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Callimachus, referred to by historians as Callimachus of Cyrene was a noted poet, critic and scholar at the Library of Alexandria.

Fictional HistoryEdit

Early HistoryEdit

Although he was never made chief librarian, Callimachus was responsible for producing a bibliographic survey based upon the contents of the Library, and was best known for his short poems and epigrams.

Around 250 BC, Callimachus wrote a text (that later bore the title of Callimachus text) which noted the locations of the seven Pieces of the Golden Capstone, which Alexander the Great had arranged to be hidden by priests of the Cult of Amun Ra within constructs that would become known as the seven Wonders of the Ancient World.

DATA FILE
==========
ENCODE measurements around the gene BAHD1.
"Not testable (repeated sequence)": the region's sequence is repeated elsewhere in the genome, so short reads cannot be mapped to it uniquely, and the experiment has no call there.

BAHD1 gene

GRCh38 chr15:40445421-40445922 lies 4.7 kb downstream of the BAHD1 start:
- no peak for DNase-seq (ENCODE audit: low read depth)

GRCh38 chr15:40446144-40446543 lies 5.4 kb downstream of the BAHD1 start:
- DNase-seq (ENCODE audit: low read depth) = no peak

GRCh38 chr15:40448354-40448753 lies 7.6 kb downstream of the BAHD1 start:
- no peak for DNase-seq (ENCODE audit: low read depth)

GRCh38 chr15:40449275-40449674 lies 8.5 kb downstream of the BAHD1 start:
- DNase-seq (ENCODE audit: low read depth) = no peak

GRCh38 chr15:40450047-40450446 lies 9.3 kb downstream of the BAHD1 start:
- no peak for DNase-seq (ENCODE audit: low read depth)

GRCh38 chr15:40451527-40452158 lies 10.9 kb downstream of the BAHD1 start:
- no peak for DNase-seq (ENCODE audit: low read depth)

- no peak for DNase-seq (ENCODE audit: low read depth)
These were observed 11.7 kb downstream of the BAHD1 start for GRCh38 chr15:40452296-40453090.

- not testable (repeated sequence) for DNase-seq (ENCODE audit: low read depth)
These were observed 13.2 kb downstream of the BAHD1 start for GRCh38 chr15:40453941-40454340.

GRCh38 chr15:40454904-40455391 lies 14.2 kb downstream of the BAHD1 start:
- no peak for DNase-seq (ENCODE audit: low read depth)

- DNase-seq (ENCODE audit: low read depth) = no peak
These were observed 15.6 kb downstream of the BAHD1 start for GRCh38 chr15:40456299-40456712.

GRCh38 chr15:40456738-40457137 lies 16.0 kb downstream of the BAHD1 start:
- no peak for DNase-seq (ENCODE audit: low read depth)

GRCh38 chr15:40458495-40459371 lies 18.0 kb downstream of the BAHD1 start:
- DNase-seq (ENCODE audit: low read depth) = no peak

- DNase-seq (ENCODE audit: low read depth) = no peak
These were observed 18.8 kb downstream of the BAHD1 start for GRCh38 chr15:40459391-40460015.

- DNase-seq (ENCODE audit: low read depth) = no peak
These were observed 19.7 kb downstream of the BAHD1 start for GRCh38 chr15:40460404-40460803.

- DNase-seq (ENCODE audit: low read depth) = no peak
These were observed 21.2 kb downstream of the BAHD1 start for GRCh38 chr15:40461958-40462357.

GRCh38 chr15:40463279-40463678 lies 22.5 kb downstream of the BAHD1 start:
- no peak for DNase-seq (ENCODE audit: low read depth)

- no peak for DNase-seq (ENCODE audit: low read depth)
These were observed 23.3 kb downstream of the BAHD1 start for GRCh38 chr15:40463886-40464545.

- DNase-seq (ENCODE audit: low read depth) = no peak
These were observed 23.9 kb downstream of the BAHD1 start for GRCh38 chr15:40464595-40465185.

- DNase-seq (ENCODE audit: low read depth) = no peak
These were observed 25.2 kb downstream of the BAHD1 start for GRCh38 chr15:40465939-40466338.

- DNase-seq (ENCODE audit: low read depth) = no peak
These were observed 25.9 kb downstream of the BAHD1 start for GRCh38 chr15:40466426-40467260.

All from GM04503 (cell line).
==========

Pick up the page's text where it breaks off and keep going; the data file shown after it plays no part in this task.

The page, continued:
Callimachus wrote the text in the Word of Thoth, a mysterious language that few people could read or write (presumably he had been taught by the Oracle of Siwa or someone else who knew the language), to make it difficult for any unlearned person to uncover should they only be seeking the Capstone Pieces for selfish means.

After Callimachus died around 240 BC, his fellow scholars in the Library of Alexandria would keep the text safe within the Library, however in 48 BC, when the Library of Alexandria was in imminent danger of being burned down, one of the librarians managed to spirit away a number of scrolls to another location, including the Callimachus text.

Seven Ancient WondersEdit

Callimachus would be brought up during Max Epper's presentation to a gathering of small nations, due to his composing of the Callimachus text.

TriviaEdit

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ReferencesEdit